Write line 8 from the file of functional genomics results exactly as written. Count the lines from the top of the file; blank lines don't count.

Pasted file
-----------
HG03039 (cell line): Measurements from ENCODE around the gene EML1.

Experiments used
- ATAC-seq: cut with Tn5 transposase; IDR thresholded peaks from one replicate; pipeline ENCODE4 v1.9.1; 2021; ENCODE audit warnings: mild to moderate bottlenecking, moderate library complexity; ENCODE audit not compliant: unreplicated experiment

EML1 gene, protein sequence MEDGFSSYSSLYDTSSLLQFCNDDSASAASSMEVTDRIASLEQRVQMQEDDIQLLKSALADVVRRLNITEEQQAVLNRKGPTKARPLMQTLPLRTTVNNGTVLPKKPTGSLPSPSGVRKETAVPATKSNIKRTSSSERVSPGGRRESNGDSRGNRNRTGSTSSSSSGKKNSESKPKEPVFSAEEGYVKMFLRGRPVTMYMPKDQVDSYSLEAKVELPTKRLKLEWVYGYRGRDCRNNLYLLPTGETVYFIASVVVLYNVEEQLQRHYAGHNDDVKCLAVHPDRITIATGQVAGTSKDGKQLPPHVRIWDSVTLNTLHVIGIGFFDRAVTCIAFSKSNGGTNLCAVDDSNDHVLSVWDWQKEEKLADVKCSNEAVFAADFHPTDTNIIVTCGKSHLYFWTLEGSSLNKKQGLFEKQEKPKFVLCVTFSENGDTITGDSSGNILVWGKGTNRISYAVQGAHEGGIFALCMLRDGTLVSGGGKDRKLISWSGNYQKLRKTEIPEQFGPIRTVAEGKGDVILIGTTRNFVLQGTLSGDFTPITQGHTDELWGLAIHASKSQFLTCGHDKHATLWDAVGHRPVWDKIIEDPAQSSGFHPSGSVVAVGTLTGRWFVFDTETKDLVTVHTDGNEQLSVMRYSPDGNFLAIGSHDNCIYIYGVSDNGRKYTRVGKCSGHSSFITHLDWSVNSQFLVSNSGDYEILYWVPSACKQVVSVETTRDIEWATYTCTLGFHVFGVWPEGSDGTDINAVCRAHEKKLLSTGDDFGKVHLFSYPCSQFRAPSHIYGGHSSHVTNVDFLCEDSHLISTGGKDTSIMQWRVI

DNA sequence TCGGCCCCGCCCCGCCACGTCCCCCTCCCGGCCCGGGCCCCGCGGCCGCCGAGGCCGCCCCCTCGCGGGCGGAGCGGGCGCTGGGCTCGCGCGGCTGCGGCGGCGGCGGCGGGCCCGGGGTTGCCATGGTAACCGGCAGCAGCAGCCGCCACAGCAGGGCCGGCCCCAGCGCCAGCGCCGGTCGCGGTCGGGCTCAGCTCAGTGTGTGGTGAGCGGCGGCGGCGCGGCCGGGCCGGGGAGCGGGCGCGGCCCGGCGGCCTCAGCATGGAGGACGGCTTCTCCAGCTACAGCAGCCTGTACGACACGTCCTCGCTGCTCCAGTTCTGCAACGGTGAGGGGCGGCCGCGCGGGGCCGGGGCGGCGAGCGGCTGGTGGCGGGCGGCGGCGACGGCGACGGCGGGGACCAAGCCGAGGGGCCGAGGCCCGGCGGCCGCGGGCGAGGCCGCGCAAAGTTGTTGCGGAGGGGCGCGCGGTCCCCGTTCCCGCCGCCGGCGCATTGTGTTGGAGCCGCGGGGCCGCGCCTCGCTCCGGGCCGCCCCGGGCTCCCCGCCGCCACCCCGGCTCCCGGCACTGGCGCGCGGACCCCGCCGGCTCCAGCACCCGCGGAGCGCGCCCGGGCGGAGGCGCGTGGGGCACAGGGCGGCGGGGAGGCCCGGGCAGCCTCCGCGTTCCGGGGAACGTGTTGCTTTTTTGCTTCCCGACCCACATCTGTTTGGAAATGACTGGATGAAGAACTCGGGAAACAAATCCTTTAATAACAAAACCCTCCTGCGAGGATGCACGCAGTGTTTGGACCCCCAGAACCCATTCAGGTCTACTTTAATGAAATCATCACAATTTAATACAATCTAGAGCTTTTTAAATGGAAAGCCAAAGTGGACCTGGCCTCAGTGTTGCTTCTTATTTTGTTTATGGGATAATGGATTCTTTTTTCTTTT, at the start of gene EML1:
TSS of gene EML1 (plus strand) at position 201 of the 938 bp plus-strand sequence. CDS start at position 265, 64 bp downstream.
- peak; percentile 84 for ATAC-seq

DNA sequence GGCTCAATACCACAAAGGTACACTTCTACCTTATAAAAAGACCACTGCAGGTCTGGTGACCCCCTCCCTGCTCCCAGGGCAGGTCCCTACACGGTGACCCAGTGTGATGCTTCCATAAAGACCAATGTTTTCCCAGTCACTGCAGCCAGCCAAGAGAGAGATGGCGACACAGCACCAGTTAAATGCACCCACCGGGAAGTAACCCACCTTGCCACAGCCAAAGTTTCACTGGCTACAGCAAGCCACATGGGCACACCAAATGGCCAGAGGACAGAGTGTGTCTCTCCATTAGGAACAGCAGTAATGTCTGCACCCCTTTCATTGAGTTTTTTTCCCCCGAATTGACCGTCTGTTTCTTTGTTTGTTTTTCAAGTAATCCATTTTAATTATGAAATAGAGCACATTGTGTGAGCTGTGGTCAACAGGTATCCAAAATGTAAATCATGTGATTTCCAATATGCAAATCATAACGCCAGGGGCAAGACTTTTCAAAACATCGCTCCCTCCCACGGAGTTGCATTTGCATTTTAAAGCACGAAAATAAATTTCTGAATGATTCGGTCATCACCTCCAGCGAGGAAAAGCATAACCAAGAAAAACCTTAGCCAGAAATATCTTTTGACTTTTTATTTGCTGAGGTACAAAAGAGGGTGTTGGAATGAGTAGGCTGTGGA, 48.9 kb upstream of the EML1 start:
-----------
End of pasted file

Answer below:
DNA sequence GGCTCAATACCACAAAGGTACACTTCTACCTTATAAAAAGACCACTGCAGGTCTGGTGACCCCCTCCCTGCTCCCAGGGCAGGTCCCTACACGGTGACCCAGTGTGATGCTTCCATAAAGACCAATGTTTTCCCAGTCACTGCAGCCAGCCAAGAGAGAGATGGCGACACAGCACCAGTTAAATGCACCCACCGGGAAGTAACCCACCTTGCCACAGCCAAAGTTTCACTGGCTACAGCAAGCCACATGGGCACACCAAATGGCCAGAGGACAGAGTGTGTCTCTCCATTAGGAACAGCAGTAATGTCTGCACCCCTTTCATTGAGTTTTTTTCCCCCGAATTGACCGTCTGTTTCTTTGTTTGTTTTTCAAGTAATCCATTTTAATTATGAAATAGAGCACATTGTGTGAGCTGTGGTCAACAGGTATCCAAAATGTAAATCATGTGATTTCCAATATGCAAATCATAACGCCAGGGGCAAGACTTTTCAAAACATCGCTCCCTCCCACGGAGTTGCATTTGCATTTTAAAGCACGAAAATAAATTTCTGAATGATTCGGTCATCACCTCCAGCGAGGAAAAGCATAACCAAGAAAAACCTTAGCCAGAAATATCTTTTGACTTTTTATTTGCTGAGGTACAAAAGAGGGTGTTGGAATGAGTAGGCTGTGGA, 48.9 kb upstream of the EML1 start: